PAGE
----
Build it and they will come. That is the view many organizations maintain about their data lakes and data warehouses. Companies are rapidly investing in systems and processes to retain business data that they know is valuable but have no clue what to do with it. Even the government collects mass amounts of data without specific plans for using the information at the time of collection. This trend only accelerates as the amount of data being produced continues to escalate. Today, it is estimated that human knowledge is doubling every 12 to 13 months and IBM is estimating that with the build out of the “internet of things,” knowledge will double every 12 hours.
Most organizations search for value in their data by throwing teams of data scientists at the various stores of data collected hoping to find insights that are commercially viable. This approach typically results in endless hours of digging for insights and if any are found, they rarely see the light of day. In order to monetize your data, you need a different approach, one that starts by turning the process on its head. We recommend three approaches to help you monetize your data:
Understanding the decisions you would like to support drives the direction for the rest of the analytical exercise, including the type of data and analytics needed to support the decision. The decisions you focus on determine the analytics your team will undertake which can range from simple metrics like ROI or it may call for more sophisticated metrics such as a propensity or churn model.
It has been our experience that many analytical exercises start and end as an exploration of data. These explorations drive out interesting insights, but they tend not to be commercially viable and are usually a waste of time. By starting with the business objective and creating clear alignment of the insight to the objective, the relevancy of the insight is clear and the impact understood.
Decision theory is applied to help decision makers select the best choice to achieve their objectives. Structuring the decision criteria into a decision matrix laying out anticipated acts, events, outcomes, and payoffs helps managers see more clearly the full scope of their proposed actions and make more objective choices, guarding against hidden or implicit cognitive biases. Cognitive biases arise where an individual holds a view of a situation that is based on prior subjective experiences but may not be completely consistent with current reality. Confirmation bias, for example, occurs when the inclination is to look for information and analytics that support pre-existing beliefs or goals.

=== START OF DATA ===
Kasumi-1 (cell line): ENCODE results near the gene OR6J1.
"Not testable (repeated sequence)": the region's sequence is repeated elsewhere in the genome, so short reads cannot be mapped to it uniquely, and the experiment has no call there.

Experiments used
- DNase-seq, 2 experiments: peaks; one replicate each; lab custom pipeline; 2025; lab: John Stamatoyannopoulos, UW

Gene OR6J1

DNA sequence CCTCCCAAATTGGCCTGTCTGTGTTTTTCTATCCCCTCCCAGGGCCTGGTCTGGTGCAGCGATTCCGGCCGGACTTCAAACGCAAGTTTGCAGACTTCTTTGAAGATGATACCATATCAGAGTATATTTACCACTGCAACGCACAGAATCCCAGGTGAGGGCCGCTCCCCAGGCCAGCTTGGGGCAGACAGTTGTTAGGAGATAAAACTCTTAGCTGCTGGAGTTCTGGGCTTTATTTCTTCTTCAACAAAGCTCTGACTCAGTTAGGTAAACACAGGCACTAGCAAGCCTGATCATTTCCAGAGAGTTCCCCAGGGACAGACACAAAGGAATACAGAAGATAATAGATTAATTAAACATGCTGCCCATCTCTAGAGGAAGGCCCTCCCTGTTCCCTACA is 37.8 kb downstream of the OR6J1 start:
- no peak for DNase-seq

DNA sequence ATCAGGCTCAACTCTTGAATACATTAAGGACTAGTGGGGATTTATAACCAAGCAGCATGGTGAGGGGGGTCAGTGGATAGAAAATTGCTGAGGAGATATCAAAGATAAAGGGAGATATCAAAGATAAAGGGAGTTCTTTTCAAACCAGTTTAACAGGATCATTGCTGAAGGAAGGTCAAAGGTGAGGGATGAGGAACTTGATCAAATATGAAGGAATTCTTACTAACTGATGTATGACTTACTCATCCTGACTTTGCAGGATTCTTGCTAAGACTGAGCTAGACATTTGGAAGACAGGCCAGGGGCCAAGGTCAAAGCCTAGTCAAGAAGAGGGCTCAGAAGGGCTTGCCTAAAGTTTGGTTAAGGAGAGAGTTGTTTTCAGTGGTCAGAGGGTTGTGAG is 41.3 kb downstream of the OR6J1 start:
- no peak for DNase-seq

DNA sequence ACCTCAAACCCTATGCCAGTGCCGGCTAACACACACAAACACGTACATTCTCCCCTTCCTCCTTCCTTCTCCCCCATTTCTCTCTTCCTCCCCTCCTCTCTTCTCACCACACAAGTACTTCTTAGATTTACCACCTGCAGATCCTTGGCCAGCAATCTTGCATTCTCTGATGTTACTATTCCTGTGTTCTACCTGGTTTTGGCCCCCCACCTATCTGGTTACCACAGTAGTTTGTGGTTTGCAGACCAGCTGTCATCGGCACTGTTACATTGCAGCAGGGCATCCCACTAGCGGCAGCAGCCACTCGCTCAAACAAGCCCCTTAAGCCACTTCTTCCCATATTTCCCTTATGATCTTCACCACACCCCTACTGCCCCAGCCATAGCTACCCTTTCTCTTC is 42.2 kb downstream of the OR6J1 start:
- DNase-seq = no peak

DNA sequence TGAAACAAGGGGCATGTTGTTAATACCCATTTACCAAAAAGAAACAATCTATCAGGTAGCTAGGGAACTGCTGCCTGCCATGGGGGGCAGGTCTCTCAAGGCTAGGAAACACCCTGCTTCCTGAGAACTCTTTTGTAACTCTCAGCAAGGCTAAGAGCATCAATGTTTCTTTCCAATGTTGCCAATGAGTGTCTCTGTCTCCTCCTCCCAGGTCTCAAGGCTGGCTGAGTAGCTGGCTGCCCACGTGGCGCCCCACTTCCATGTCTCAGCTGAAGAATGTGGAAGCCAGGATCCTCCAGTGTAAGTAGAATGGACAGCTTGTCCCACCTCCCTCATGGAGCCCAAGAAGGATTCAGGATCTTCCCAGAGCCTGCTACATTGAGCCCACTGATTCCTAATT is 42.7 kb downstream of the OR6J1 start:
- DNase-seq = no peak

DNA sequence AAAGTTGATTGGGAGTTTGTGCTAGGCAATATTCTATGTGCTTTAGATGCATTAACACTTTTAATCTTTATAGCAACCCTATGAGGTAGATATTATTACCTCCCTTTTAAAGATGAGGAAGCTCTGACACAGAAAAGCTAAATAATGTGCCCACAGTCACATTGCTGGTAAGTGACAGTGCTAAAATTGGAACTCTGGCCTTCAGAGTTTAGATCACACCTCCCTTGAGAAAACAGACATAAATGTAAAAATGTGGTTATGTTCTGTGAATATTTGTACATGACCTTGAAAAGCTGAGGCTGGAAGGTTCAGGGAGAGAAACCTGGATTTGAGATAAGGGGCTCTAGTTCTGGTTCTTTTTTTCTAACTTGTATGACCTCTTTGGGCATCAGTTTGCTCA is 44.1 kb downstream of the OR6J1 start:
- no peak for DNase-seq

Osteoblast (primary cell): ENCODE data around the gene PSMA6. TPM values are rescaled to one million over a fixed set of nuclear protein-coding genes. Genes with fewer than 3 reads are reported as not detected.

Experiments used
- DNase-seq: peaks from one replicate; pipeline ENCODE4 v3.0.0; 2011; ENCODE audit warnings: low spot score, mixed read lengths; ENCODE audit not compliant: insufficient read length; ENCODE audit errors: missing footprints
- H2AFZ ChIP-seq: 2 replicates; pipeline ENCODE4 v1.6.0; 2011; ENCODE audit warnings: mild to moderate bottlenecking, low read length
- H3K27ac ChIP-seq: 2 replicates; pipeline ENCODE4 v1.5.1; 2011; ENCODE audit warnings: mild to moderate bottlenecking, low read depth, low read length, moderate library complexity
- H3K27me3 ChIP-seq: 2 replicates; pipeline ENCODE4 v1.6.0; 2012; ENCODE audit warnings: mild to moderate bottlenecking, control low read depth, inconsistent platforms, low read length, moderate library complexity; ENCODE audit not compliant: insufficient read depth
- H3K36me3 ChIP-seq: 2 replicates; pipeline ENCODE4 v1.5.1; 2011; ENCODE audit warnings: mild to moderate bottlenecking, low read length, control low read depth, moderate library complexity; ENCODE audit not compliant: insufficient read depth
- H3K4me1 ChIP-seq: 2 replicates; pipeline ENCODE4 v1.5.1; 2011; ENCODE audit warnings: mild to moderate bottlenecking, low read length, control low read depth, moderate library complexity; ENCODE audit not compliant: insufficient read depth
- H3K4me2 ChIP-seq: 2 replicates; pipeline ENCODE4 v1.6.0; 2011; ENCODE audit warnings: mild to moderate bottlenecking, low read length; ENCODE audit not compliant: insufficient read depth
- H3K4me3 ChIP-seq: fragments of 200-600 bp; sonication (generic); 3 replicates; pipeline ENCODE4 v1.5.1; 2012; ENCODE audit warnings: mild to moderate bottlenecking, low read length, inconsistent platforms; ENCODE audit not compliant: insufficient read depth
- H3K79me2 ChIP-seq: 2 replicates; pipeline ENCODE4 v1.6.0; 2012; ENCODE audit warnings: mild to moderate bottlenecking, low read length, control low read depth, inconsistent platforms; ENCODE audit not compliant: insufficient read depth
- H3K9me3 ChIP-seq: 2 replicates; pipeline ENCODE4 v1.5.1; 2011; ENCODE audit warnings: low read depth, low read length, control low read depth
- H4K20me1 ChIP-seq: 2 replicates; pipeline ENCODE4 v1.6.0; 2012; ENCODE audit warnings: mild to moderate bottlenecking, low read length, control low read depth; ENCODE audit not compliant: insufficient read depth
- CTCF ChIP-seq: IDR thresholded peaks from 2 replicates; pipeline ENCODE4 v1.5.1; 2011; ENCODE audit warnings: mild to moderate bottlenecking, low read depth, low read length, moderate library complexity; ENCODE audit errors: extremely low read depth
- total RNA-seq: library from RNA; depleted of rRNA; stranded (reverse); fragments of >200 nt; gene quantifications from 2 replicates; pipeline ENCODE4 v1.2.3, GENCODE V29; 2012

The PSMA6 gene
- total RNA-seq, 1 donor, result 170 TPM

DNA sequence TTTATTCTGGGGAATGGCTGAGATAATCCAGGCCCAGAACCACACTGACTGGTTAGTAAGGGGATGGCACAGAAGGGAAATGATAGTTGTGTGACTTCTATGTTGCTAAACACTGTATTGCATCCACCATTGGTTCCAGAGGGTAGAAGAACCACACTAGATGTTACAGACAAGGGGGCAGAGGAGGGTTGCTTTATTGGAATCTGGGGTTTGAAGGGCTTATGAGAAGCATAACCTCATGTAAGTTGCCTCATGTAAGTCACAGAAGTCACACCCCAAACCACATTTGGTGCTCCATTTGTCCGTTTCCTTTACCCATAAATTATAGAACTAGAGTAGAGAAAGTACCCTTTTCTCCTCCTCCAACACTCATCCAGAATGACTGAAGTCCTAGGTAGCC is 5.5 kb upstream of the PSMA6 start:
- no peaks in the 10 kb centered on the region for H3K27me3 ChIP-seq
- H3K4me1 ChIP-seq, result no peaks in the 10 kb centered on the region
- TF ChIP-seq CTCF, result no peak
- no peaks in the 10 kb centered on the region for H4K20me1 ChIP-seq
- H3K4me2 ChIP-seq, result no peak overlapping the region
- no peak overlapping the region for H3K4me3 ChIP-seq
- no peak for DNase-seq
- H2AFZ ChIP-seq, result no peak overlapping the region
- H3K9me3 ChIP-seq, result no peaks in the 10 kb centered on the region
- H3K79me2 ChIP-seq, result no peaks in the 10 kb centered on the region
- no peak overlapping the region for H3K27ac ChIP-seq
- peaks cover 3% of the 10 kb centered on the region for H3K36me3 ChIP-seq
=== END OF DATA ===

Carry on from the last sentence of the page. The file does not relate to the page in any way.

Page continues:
If you focus your analytics on your decision, you are already ahead of most analytical practitioners. Creating alignment from your decisions to your business drivers that achieve your corporate objectives makes your analytics actionable and relevant. Assessing economic value of your decision choices and employing decision theory to assist the decision maker with making the best possible choice will improve the value of your decisions. These three practices will drive up the value of your analytics and enable you to monetize your data.
By: Andrew Wells and Kathy Chiang
Andrew Roman Wells is the CEO of Aspirent, a management-consulting firm focused on analytics. Kathy Williams Chiang is VP, Business Insights, at Wunderman Data Management. They are the co-authors of Monetizing Your Data: A Guide to Turning Data into Profit-Driving Strategies and Solutions. For more information, please visit www.monetizingyourdata.com.